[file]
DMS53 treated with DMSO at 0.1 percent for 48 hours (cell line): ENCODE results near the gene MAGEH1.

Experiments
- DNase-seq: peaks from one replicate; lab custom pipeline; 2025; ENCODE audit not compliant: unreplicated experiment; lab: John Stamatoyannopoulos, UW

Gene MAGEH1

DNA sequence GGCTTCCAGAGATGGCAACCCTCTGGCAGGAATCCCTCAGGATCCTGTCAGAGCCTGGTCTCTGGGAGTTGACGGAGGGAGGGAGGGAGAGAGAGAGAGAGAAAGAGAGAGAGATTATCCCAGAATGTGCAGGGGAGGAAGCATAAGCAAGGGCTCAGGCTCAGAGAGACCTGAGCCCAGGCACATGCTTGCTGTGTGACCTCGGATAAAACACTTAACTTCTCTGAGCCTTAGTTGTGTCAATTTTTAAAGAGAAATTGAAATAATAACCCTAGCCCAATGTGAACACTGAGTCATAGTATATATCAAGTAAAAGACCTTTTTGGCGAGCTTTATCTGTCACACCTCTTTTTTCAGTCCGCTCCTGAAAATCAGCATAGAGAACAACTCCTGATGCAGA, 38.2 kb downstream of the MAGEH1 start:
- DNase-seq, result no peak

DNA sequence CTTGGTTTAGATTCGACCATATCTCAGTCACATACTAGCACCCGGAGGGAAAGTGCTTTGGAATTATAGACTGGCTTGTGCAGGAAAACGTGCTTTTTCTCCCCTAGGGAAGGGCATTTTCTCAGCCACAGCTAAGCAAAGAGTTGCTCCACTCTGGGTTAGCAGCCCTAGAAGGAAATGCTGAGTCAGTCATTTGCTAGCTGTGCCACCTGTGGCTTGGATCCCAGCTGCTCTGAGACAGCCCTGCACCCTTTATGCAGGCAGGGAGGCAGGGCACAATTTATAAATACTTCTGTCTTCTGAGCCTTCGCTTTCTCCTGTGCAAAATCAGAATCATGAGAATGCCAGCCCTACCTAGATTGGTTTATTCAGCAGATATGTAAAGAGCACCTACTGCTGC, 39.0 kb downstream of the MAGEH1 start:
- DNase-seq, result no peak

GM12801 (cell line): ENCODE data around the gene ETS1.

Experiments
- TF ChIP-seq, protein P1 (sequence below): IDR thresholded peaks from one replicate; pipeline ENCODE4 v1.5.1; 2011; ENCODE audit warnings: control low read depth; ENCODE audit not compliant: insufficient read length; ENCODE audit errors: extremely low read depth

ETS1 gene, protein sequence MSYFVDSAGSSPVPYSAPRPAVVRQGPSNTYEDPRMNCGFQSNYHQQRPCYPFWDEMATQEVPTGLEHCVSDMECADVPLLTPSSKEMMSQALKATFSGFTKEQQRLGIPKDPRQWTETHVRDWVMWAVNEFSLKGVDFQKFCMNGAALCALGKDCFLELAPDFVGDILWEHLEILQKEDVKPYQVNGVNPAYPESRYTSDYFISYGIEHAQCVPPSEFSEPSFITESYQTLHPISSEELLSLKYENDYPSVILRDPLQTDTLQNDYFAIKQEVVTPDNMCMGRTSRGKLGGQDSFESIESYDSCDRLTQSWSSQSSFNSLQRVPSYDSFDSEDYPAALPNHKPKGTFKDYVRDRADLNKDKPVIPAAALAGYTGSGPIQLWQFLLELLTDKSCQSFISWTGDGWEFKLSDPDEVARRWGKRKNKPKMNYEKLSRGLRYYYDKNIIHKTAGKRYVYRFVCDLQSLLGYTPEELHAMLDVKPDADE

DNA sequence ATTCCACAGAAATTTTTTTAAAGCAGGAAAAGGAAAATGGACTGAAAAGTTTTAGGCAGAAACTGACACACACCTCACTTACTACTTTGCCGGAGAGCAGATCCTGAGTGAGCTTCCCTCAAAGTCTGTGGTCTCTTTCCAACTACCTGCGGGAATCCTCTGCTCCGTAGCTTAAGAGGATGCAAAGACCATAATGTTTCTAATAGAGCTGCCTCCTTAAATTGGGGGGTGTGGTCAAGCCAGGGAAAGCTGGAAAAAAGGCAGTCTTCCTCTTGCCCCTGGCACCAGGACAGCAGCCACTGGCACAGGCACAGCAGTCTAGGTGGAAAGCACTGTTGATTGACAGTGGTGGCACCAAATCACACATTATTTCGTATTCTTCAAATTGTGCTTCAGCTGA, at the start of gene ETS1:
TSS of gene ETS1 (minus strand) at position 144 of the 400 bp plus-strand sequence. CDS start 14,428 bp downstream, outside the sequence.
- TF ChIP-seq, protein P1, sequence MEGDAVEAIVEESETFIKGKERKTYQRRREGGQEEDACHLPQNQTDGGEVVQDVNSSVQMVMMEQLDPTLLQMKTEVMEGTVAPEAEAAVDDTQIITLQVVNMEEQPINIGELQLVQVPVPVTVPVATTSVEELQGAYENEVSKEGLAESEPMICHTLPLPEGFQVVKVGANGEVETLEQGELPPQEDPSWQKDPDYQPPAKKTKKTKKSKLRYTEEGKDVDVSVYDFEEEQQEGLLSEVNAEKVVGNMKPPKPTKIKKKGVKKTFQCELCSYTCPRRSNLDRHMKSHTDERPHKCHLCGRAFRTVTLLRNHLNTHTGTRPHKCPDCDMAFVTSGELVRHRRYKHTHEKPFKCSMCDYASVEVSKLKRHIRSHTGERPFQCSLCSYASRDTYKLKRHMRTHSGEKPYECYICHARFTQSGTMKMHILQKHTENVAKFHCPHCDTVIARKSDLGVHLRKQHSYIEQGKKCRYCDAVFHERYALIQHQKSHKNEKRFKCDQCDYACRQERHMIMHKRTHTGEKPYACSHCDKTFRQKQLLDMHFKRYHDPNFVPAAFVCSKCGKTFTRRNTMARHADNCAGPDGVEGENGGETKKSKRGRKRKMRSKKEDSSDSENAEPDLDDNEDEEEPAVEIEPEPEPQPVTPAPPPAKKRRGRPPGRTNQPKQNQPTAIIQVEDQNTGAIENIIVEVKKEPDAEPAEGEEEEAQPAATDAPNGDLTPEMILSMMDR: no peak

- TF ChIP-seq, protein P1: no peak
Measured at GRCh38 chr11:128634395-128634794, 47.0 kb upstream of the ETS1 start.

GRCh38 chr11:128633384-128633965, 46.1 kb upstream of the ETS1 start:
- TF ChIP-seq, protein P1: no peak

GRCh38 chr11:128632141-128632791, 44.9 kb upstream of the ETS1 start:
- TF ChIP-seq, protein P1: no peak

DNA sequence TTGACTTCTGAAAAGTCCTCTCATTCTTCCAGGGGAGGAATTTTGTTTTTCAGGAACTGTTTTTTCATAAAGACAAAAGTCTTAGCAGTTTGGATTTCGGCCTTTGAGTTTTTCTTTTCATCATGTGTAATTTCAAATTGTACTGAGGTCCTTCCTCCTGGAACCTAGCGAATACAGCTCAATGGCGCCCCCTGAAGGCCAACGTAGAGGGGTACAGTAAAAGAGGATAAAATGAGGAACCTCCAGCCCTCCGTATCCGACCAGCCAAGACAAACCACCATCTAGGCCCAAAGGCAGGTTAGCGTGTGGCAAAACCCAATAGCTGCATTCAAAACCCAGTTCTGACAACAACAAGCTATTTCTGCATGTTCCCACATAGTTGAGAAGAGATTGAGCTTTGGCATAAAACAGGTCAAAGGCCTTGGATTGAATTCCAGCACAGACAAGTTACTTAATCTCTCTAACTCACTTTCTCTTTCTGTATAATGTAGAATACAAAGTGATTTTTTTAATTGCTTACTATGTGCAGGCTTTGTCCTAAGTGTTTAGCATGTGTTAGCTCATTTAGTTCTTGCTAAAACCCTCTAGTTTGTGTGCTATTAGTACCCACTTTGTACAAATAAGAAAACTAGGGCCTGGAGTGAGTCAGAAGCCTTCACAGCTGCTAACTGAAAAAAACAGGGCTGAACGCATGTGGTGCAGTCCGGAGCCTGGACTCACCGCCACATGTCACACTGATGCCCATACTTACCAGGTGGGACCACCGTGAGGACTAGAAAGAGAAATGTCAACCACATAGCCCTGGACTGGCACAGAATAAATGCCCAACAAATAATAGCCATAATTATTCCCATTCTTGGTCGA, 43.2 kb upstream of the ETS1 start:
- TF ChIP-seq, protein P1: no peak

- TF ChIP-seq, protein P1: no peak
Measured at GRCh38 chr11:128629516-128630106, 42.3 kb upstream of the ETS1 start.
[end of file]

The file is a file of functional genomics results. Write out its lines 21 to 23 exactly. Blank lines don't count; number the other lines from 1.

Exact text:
- TF ChIP-seq, protein P1: no peak

DNA sequence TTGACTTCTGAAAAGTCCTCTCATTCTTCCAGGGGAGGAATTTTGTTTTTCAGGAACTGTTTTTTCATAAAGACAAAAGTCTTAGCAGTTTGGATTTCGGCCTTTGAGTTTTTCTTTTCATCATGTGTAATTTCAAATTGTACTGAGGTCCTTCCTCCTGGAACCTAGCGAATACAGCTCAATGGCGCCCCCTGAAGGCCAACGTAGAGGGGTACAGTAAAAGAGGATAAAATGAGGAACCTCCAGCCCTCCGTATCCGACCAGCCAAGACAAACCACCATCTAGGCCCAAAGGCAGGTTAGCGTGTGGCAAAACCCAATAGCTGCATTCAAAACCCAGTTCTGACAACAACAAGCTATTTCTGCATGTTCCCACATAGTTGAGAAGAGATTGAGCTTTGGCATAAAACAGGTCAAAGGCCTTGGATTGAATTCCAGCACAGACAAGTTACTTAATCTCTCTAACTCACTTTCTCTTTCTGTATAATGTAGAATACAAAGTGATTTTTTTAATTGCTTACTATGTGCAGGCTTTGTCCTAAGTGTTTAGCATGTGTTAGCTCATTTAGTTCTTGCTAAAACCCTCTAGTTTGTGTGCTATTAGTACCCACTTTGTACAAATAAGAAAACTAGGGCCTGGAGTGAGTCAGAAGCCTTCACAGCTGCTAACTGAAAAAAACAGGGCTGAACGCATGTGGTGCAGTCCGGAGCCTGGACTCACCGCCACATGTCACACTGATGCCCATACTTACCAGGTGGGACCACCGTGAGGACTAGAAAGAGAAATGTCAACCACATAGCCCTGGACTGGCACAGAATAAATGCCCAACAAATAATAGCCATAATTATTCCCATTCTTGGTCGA, 43.2 kb upstream of the ETS1 start:
- TF ChIP-seq, protein P1: no peak